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- Heart-shaped accessories for Valentine's Day!
- Head into the design studio with Rebecca Minkoff
- Oscar hall of shame: movies the nominees wish you'd forget
- Kate Hudson denies an engagement and thinks she's having a girl!
- The best time to buy your airline tickets
- Tips for getting some of the sweetest looks from Sundance
- Hillary Clinton really wants to be a grandma
- Fabulous gear for rainy weather
- Busy Philipps dishes on being Michelle Williams's date at the Golden Globes
Posts for January 27th 2011
- Main Dishes, Fish
1 1/2 pounds plum tomatoes, halved crosswise
1 tablespoon extra-virgin olive oil
1 large onion, thinly sliced
1 garlic cloves, minced
1 cup bottled clam broth
4 ounces sliced serrano ham, cut into thin strips
1/3 cup pitted green olives, chopped
1 tablespoon capers
1 1/2 pounds halibut fillet, cut into 2-inch chunks
- Using a box grater set in a bowl, carefully grate the cut sides of the tomatoes, stopping when you reach the skin. You should have about 2 cups of tomato pulp.
- In a large, deep skillet, heat the olive oil. Add the onion and garlic and cook over moderate heat, stirring frequently, until they are softened and just beginning to brown, about 6 minutes.
- Add the tomato pulp and cook over high heat until it is thickened, about 5 minutes. Add the clam broth and boil until it is reduced by half, about 5 minutes.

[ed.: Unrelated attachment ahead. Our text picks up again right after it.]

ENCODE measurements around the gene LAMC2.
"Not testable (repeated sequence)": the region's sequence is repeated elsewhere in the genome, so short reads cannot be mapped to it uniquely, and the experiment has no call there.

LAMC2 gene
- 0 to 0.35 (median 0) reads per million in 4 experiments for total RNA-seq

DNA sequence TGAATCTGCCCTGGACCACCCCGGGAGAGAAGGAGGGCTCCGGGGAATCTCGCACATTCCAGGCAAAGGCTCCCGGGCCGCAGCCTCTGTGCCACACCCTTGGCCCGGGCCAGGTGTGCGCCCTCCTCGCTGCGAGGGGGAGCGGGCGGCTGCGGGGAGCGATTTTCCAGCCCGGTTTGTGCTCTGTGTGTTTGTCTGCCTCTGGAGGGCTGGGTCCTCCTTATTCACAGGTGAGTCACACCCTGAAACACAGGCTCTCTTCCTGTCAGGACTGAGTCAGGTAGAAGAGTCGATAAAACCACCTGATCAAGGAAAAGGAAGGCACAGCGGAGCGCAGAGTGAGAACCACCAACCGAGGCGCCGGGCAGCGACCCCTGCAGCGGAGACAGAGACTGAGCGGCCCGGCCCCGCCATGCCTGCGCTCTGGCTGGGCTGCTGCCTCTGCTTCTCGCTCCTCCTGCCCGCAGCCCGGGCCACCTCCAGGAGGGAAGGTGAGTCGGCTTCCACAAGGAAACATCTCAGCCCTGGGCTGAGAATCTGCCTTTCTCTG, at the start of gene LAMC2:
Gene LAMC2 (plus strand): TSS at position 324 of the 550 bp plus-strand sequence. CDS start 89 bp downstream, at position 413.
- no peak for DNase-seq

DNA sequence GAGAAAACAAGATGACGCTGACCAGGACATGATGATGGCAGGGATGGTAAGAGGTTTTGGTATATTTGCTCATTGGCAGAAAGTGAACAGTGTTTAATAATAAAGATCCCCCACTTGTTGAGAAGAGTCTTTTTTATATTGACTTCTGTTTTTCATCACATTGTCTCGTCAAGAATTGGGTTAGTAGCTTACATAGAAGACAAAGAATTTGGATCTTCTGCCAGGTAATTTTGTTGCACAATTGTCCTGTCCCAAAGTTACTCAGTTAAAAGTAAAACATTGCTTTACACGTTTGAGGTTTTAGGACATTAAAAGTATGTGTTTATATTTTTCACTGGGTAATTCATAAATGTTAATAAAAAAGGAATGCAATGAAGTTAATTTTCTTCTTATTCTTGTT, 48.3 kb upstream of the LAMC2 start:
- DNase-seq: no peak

- Add the serrano, olives, capers and halibut and simmer over moderate heat, stirring occasionally, until the fish is cooked through and the stew is thick, about 5 minutes longer.
- Serve the fish stew in shallow bowls with crusty bread for dipping.
Although it may seem like an intermediate dish, there's a fool-proof technique to making a perfect frittata, and every beginning home cook should master it. A frittata is basically a crust-less quiche; it's an egg-based dish that can be filled with any vegetables, meats, or cheese.
The veggies are cooked before an egg mixture is added to the pan. The key is to use a saute pan that is oven safe. Once the frittata is set, stick the whole thing in the oven for it to finish cooking, then brown the top under the broiler.
This way you avoid having to flip the frittata — a step that's resulted in an eggy mess all over my floor more than once. To get the uncomplicated method to this adaptable dish, which can be enjoyed for breakfast, lunch, or dinner, keep reading.
Sales of mushroom-cultivation kits have bloomed in the past few years, thanks to a growing interest in exotic mushrooms, the wild foraging frenzy, and a national movement toward home gardening. Although fanatics make the case that home growing is fun, interesting, easy, and inexpensive, I just can't get behind the idea of inviting (really, fostering) fungus in my home. Can you?
Source: Flickr User frankenstoen
- Breakfast/Brunch, Eggs
2 tablespoons olive oil
1 1/2 cups chopped vegetables (for the frittata seen here, I used 1/2 onion sliced, 2 garlic cloves minced, 1 zucchini thinly sliced, and 1/2 cup chopped green beans)